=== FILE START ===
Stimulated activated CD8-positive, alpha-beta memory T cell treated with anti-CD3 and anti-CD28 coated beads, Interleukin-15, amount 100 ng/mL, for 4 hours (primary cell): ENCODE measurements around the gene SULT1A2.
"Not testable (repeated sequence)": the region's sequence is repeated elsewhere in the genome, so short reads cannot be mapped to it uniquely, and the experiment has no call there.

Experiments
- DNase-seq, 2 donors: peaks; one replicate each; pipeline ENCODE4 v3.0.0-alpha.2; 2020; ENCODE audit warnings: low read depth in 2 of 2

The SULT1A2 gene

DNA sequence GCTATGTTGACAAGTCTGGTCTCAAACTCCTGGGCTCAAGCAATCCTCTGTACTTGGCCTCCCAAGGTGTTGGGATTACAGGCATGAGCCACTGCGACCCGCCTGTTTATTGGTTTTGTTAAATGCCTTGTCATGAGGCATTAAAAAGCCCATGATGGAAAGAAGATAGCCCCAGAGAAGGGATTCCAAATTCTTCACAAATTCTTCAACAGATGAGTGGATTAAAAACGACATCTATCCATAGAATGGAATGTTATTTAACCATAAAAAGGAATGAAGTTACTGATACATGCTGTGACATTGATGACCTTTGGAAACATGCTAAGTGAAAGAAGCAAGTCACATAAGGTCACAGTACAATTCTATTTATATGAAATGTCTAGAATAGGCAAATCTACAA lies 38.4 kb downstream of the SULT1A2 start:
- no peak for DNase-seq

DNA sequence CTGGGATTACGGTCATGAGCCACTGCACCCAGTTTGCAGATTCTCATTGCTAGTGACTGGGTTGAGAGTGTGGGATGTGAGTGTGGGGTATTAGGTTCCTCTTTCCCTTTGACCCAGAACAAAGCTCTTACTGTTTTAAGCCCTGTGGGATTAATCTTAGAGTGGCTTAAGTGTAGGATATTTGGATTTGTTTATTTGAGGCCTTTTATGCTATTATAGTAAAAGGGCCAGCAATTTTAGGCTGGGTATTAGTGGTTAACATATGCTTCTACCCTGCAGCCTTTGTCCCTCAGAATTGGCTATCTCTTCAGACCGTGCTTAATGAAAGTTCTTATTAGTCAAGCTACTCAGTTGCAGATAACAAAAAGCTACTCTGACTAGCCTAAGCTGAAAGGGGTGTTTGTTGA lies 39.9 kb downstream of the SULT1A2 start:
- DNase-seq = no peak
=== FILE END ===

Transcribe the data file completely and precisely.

Stimulated activated CD8-positive, alpha-beta memory T cell treated with anti-CD3 and anti-CD28 coated beads, Interleukin-15, amount 100 ng/mL, for 4 hours (primary cell): ENCODE measurements around the gene SULT1A2.
"Not testable (repeated sequence)": the region's sequence is repeated elsewhere in the genome, so short reads cannot be mapped to it uniquely, and the experiment has no call there.

Experiments
- DNase-seq, 2 donors: peaks; one replicate each; pipeline ENCODE4 v3.0.0-alpha.2; 2020; ENCODE audit warnings: low read depth in 2 of 2

The SULT1A2 gene

DNA sequence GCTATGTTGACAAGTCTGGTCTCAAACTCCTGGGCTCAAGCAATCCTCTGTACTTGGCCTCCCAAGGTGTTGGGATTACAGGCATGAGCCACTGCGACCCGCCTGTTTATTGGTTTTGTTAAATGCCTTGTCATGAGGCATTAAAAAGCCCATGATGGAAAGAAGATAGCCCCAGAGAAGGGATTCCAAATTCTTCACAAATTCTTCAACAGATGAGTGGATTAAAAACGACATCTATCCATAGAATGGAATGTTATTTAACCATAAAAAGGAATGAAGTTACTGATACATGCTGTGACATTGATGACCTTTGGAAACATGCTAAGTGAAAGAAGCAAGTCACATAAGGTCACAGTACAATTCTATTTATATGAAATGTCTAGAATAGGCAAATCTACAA lies 38.4 kb downstream of the SULT1A2 start:
- no peak for DNase-seq

DNA sequence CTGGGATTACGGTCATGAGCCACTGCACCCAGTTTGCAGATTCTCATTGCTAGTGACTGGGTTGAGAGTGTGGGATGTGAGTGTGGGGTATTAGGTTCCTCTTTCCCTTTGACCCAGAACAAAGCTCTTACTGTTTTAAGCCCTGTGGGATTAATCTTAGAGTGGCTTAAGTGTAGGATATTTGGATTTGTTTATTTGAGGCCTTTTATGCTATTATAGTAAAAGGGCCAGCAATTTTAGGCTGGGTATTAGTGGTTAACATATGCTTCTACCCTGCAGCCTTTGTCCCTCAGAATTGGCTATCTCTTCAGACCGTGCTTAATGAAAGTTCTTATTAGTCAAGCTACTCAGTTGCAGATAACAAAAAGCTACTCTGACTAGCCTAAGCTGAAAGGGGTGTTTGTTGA lies 39.9 kb downstream of the SULT1A2 start:
- DNase-seq = no peak